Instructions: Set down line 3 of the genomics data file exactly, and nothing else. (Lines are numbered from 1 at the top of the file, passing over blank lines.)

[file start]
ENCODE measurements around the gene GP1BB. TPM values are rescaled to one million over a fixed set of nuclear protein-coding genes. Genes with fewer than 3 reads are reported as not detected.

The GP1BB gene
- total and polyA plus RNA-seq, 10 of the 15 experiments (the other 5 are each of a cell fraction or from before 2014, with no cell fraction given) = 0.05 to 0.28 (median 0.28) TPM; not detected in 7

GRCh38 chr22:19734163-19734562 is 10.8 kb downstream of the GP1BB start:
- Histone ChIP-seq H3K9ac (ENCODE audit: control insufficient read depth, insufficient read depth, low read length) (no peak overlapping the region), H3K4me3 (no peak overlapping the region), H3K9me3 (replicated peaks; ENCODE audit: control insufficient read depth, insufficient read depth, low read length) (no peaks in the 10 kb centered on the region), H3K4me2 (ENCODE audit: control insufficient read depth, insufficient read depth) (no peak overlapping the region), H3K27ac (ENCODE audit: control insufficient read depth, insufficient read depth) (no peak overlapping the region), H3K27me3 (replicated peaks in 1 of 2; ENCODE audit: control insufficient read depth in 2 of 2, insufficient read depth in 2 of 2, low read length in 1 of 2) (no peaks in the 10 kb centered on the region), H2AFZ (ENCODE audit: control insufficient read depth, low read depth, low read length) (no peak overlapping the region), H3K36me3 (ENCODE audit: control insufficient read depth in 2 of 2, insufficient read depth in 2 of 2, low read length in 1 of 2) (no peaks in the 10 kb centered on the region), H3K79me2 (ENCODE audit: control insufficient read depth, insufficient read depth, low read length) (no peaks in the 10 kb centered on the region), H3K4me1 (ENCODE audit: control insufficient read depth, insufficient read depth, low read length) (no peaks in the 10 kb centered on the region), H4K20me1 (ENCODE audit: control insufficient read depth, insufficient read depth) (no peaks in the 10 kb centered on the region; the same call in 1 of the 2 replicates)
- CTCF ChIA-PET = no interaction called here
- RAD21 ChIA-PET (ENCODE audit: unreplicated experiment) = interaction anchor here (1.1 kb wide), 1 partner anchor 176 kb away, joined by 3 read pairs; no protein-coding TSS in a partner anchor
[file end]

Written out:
- total and polyA plus RNA-seq, 10 of the 15 experiments (the other 5 are each of a cell fraction or from before 2014, with no cell fraction given) = 0.05 to 0.28 (median 0.28) TPM; not detected in 7